As long as no games are cancelled, do you think the average fan will register this lockout at all? I'm the "baseball guy" of my friends group, and the biggest question I get is "what's going on?" There's no anger or anything, because until there's supposed to be a real game, and isn't, it seems like the average fan just sees this as the offseason. Thanks!
    That was Manfred's plan.
    He went with the "not every work stoppage is the same" playbook and hoped a messed-up spring training would fade from minds quickly as long as the regular season was not messed with.
    And if he pulls that off, it will not bite them much.
    The tune will change if/when the regular season gets messed with, and that's why we are witnessing a tide change in the owners' willingness to compromise now.
    I don’t have a question so much as I would like your comments on how I view the Cardinals. It has been stated many times that baseball is a business. I believe shortstop is a perfect example of the problem with the way the Cardinals are run now. There is a premium shortstop available, but the Cardinals won’t even look at him. From a business standpoint I understand why. He is going to cost $35 million a year, and how many more fans would he bring in? Nowhere near enough to cover that amount. The Cardinals have essentially maxed out their market In terms of attendance and tv viewing. Fans like myself want them to make the move though because it would give the Cardinals a legitimate shot in the post season. That brings up another problem though. Signing Correa wouldn’t guarantee anything. They could still loose, but I believe they are definitely going to loose without an addition like that. This isn’t 2010 when the Dodgers leave obvious problems in their bullpen because the team is going to make the playoffs without an addition. You aren’t going to face a gassed Kershaw in the 8th because the stud reliever they traded for is in the game. Look at how the playoffs have gone the last few years. I believe that leaves the fans and ownership at an impasse. There is no financial incentive for the team to make a, what I believe is necessary, move to really improve the club. Will we ever see current ownership move to a more aggressive approach?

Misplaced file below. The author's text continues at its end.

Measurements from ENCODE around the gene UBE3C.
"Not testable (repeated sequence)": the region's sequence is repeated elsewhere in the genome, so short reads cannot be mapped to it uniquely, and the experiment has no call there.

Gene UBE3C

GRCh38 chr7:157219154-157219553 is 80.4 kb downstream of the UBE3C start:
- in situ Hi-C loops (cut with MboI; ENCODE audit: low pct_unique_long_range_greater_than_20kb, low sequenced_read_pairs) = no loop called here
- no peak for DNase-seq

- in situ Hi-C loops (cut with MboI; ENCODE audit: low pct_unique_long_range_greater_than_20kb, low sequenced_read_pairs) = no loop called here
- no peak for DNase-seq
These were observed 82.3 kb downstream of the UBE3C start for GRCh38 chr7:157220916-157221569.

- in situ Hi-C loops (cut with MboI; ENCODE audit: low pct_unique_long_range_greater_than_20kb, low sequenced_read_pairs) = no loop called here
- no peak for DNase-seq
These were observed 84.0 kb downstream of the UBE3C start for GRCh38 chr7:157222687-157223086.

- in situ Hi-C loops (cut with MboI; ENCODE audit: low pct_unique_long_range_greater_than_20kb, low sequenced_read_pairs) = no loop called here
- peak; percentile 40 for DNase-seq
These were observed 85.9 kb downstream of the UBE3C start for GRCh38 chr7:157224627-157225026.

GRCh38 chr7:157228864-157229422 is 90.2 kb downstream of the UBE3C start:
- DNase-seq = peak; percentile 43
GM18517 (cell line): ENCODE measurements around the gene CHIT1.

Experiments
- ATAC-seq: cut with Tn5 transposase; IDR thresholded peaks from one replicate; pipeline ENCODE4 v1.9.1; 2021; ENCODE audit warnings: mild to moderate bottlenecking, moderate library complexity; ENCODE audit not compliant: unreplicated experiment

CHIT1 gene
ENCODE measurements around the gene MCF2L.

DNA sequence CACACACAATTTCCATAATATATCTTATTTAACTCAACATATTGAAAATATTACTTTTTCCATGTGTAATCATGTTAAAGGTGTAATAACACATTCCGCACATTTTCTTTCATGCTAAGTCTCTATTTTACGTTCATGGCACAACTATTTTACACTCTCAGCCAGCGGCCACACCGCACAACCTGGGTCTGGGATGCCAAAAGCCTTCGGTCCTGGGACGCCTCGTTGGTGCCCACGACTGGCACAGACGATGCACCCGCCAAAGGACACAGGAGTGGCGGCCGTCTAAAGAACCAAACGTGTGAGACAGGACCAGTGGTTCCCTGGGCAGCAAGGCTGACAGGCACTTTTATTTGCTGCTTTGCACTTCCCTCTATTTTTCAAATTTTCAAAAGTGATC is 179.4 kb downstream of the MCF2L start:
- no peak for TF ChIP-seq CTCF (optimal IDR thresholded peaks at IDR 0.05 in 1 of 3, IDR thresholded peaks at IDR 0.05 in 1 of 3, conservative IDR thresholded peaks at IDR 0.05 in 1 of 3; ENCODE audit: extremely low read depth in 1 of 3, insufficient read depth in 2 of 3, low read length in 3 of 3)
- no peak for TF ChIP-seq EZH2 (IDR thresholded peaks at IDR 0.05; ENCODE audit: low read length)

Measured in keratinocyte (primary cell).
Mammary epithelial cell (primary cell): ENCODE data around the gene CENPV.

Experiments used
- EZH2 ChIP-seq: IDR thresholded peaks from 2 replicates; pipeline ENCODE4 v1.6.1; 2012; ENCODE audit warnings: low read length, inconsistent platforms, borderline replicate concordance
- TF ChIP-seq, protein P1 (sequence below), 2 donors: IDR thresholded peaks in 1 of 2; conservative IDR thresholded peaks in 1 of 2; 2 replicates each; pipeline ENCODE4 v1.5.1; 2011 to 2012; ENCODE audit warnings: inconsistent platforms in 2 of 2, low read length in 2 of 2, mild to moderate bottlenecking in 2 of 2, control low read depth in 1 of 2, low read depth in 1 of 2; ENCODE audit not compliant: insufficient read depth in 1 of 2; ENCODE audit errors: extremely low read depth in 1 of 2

• I think you're talking about a couple of different things.
    The Cardinals' tendency to avoid marathon mega contracts for free agents has been around a long time, and there's a pretty long list of ones they have passed up on or finished in second place on that have proved that hesitancy right, the biggest and most painful, of course, being Albert Pujols. When a historically great player walks, and you wind up as a team feeling in the long run like you made the right call letting him, it hardens a viewpoint.
    That said I do think the Cardinals have in recent seasons gotten too comfortable baking in too much hope into its roster every season while being too slow to react and pivot when things don't work out. They either need to bulk up their preseason additions or make stronger, more aggressive in-season moves based on the ups and downs of the season in order to get back to going deep in the postseason, I think.
    Safe to say that free agent values are going to go sky high? Assuming the best bet for a key player was before the lockout?